Assam students avoid vaccination drive over fears it will lead to ‘infertility’.
Guwahati: After a rumours on social media about a vaccine that may cause infertility, hundreds of students fled or were taken away by parents from government-run schools, where state health department was reportedly going to carry out vaccination drive to check Japanese Encephalitis in Assam.
The state health department has started a vaccination drive against Japanese Encephalitis (JE) from April 30 to May 20 in Nalbari, Morigaon, Bongaigaon and Cachar districts, among residents between the age group of 15 and 65 years.
In what was described as “RSS-Vaccine (RSS-Bezi in Assamese) in a social media campaign by some circle,” the panic-stricken parents mostly in minority-dominated areas were seen pulling out their wards from schools.
Ongoing vaccination drive was not school specific, parents and students became apprehensive following the rumour that it was a drive carried out at the behest of RSS and that the vaccine will make both males and females infertile.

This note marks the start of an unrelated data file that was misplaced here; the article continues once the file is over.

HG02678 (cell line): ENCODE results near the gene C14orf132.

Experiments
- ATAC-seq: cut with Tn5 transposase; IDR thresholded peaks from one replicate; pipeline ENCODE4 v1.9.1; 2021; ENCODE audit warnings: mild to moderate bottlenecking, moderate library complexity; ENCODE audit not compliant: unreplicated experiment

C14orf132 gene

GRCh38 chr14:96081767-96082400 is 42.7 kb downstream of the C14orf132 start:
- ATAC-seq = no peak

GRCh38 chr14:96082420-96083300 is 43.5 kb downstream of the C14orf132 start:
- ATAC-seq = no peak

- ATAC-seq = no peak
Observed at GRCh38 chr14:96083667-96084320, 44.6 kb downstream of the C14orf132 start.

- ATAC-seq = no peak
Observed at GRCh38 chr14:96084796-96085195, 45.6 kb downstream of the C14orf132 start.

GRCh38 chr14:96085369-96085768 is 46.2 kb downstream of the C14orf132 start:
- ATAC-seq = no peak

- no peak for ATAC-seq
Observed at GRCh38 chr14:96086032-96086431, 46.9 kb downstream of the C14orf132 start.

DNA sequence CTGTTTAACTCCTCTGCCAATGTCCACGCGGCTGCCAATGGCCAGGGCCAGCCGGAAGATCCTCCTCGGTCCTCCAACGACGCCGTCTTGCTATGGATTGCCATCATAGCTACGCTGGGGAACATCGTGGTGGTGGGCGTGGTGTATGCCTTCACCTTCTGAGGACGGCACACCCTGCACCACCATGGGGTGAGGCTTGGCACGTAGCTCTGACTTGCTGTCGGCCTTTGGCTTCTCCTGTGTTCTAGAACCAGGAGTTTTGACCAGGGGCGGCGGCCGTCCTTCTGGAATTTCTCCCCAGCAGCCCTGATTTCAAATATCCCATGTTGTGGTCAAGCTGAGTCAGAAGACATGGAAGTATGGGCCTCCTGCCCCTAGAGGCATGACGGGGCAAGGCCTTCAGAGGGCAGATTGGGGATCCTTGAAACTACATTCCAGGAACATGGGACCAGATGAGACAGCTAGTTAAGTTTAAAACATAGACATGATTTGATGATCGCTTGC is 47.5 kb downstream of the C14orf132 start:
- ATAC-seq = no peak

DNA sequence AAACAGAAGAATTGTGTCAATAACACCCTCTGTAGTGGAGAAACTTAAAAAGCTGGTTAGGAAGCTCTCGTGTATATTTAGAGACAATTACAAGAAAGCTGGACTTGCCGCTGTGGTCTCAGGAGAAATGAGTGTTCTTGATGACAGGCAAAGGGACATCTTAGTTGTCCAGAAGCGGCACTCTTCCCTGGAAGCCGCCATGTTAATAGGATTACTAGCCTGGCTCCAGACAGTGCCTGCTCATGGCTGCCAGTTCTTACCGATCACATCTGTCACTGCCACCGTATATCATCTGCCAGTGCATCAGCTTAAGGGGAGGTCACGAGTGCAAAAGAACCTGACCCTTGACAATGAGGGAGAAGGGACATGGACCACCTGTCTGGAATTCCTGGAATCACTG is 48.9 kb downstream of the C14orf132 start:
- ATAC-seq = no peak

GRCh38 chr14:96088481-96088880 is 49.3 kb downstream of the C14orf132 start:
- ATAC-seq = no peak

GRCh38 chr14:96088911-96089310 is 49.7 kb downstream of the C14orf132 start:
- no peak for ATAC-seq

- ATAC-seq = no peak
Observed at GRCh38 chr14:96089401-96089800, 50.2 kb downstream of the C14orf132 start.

The panic was visible mostly in minority dominated and remote areas of the state as several parents referred to messages coming on their mobile.
“We received a complaint from a school in Hajo that parents are taking away their children for the fear of being vaccinated. Misinformation is spreading and we have issued clarifications,” deputy commissioner of Kamrup Vinod Seshan said.
Joint director health services on Tuesday clarified, “We are not carrying out any vaccination drive in the schools. It is routine vaccination being carried out at health centres.”
Pointing out that this drive was carried out in other districts earlier, health department sources said that they have resumed it in remaining four districts from April 30.
The vaccination drive against Japanese Encephalitis was necessitated as Assam recorded 3,391 positive JE cases and 779 deaths between 2010 and 2016, the highest among states in the Northeast.
According to state health department until March this year, there were 65 cases of Acute Encephalitis Syndrome (AES) including one death and six JE cases also including one death.